A staple of Chicago’s music scene in the 1980s, Kezdy died from injuries sustained in a bicycle crash
John Kezdy, the singer in Chicago punk band the Effigies, has died, reports Streetsblog Chicago, citing the Cook County Medical Examiner’s Office. According to the report, Kezdy died on Saturday, August 26, from injuries sustained after crashing his bicycle into a van stopped in a bike lane on Wednesday in Glencoe, Illinois. He was 64 years old.
Born in 1959, John F. Kezdy he was quick to fall in love with rock and punk as a kid, as was his older brother, Pierre, who would go on to become the bassist in Naked Raygun and Strike Under. John Kezdy considered himself to be a shy student while attending Evanston Township High School and the University of Wisconsin, but, after completing one year of college, he decided to join the Effigies as their boisterous lead singer. According to Kezdy, he stepped up to the position because nobody else was interested in doing so.
The Effigies formed in 1980 with guitarist Earl Letiecq, bassist Paul Zamost, and drummer Steve Economou. They made a name for themselves in Chicago as one of the few local punk bands of the time, blending together influences like Killing Joke, the Buzzcocks, and Sex Pistols for an effortlessly cool take on punk and post-hardcore. With a melodic yet energetic tone, Kezdy often sang about local politics, hypocrisy, and corruption. Their debut EP, 1981’s Haunted Town, helped popularize the use of the Chicago flag—which is partially displayed on the cover art—as a signifier of cultural pride in the underground. They founded their own label, Ruthless Records, that same year.
“That first Sex Pistols record told me to get up and do it. I pumped gas to save money and dropped out of school because I had to be in a band,” Kezdy told the Chicago Tribune in 1990. “Most bands are afraid to stand up and say, ‘This is what I really believe in.’ The real reason to be in a band is to put yourself in a community. And if not, to create one around you.”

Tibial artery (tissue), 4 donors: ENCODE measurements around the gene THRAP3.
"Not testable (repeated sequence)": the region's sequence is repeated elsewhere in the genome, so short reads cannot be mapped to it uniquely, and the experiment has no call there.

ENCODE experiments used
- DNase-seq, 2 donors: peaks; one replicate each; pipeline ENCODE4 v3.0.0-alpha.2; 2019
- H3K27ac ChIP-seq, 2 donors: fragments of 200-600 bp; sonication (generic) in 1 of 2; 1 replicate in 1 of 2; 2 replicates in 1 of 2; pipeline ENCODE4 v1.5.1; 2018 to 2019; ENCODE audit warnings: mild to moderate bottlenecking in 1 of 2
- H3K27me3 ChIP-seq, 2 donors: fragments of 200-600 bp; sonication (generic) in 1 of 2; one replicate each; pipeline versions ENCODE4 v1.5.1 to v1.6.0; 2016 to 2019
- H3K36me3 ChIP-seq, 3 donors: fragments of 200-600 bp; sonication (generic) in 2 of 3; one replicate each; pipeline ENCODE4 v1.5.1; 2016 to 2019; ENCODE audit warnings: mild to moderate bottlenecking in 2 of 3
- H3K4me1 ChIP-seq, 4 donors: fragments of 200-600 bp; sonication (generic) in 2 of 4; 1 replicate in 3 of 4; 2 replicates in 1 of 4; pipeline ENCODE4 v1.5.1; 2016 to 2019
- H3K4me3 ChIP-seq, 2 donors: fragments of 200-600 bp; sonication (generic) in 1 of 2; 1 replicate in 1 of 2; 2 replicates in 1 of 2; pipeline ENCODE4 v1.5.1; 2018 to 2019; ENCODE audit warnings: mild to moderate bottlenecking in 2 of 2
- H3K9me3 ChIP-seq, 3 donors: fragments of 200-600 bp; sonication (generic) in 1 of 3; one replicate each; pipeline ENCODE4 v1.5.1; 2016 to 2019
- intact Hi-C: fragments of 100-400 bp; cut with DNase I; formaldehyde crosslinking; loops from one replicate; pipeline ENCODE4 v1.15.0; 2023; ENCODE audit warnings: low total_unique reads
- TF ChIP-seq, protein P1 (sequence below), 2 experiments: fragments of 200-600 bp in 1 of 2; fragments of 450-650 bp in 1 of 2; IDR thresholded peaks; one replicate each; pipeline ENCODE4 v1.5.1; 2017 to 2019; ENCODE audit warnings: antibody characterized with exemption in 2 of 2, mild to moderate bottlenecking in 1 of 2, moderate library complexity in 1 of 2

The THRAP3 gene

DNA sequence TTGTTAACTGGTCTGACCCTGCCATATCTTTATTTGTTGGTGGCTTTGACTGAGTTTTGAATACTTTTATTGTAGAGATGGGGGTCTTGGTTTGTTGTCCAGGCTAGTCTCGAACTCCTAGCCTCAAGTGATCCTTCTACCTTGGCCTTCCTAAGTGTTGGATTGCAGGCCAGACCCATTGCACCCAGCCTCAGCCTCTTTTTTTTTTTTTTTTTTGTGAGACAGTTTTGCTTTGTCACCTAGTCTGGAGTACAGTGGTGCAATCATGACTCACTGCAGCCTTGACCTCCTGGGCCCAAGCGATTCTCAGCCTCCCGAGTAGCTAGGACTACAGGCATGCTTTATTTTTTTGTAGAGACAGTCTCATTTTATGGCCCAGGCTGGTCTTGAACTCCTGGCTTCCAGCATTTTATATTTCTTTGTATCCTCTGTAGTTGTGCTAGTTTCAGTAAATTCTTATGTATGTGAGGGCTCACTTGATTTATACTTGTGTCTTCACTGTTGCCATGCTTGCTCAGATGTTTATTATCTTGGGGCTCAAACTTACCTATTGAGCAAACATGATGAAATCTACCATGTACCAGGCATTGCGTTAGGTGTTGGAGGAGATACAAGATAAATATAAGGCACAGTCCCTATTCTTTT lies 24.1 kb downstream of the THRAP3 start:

After releasing another EP in 1983 and their debut album, For Ever Grounded, in 1984, the Effigies sought a new guitarist, with Minor Threat’s Lyle Preslar inquiring about joining before Robert O’Connor was hired. The band subsequently released 1985’s Fly on a Wire and 1986’s Ink, both on major independent labels.
The Effigies broke up in 1990, but Kezdy reunited the group later that decade with a new lineup: guitarist Chris Bjorkland, bassist Tom Woods, and drummer Joe Haggerty. The band began playing shows again and would go on to release the 1996 live album V.M.Live, as well as a new studio album, 2007’s Reside, and the 2012 EP …On the Move, or in Danger (Stop) This Will Have Been My Life (Stop). Kezdy also played in the brief band the Corrosives.
Before the Effigies’ initial breakup, Kezdy returned to school, graduating from Northwestern University in 1988. He also got his law degree from DePaul College of Law in 1991 and went on to work as a prosecutor with the Illinois state’s attorney’s office in Kankakee.
Artists have paid tribute to Kezdy on social media, including Silkworm’s Tim Midyett and Pelican’s Trevor Shelley de Brauw. “John Kezdy was a hero of mine,” wrote Steve Albini. “Effigies were the first great band from Chicago’s scene, his stern, declamatory style influenced a generation and he helped me in material ways. Not overstating to say that without John and the Effigies, I would never have made any records.”
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